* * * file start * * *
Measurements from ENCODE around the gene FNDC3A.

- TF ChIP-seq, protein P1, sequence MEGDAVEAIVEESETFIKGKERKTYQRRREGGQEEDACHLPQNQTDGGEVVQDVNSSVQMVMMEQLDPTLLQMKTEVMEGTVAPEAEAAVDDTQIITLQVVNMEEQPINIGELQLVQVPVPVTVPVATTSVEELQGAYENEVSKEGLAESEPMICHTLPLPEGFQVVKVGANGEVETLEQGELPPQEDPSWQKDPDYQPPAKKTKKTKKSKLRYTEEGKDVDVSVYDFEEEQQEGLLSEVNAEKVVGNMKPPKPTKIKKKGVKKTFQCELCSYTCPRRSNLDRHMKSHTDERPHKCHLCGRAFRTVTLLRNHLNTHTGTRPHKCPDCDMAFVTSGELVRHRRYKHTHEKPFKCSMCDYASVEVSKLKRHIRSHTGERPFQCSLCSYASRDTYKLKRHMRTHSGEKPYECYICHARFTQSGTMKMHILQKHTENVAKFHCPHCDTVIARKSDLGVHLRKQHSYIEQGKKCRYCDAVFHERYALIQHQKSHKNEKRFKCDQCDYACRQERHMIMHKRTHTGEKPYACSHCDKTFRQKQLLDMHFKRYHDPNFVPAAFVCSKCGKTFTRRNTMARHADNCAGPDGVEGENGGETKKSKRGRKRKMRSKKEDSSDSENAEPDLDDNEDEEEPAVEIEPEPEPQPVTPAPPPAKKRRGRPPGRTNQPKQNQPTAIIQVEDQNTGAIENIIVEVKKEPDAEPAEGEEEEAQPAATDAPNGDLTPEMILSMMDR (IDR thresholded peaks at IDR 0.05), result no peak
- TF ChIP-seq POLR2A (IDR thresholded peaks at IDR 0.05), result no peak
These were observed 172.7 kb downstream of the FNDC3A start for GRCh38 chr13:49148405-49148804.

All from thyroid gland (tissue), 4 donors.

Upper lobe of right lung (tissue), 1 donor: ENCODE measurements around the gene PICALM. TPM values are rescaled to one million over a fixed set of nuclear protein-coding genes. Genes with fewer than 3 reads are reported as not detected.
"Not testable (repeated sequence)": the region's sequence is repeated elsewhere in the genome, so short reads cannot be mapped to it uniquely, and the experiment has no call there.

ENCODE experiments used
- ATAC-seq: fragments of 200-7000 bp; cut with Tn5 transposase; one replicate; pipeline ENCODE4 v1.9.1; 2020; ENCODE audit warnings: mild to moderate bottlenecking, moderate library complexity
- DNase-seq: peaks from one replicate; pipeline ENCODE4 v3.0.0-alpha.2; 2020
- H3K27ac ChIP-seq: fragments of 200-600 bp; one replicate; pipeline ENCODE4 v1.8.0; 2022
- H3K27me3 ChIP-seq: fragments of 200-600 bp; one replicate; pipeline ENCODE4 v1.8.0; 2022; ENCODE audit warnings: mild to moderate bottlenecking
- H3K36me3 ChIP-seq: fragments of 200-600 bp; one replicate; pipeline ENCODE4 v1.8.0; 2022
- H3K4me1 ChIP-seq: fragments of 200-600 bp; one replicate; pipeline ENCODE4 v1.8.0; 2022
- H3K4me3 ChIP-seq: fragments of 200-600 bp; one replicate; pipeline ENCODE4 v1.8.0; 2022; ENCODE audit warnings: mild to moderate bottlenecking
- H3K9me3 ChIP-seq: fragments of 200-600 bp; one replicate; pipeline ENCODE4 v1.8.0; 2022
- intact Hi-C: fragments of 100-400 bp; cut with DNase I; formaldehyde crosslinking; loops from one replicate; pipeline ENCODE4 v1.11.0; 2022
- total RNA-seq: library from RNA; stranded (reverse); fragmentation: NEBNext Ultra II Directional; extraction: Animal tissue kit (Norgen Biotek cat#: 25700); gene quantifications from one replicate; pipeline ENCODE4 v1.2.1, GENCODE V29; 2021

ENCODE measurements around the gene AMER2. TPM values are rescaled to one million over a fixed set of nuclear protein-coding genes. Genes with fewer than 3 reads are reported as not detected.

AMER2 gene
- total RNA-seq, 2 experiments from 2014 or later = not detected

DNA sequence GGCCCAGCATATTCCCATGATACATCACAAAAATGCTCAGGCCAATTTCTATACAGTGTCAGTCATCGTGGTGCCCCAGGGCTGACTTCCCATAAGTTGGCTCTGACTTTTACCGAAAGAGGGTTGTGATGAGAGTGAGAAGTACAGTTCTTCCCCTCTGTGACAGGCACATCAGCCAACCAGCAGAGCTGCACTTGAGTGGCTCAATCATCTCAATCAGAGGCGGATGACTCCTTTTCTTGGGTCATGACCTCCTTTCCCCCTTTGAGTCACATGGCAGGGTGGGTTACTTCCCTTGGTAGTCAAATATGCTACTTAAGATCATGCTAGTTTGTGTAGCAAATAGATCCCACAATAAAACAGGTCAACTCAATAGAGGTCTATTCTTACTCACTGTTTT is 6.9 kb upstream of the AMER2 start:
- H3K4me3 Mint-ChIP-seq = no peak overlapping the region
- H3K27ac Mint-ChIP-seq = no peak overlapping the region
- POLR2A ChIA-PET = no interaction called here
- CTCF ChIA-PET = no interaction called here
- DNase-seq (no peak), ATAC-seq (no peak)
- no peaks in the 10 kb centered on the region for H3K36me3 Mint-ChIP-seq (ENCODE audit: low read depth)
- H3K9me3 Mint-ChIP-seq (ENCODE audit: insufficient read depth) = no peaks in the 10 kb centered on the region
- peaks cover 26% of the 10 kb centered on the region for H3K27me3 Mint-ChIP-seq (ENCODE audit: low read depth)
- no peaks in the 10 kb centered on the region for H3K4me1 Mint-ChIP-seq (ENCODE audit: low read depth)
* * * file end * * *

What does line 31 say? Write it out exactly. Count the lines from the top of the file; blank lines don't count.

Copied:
- no peaks in the 10 kb centered on the region for H3K4me1 Mint-ChIP-seq (ENCODE audit: low read depth)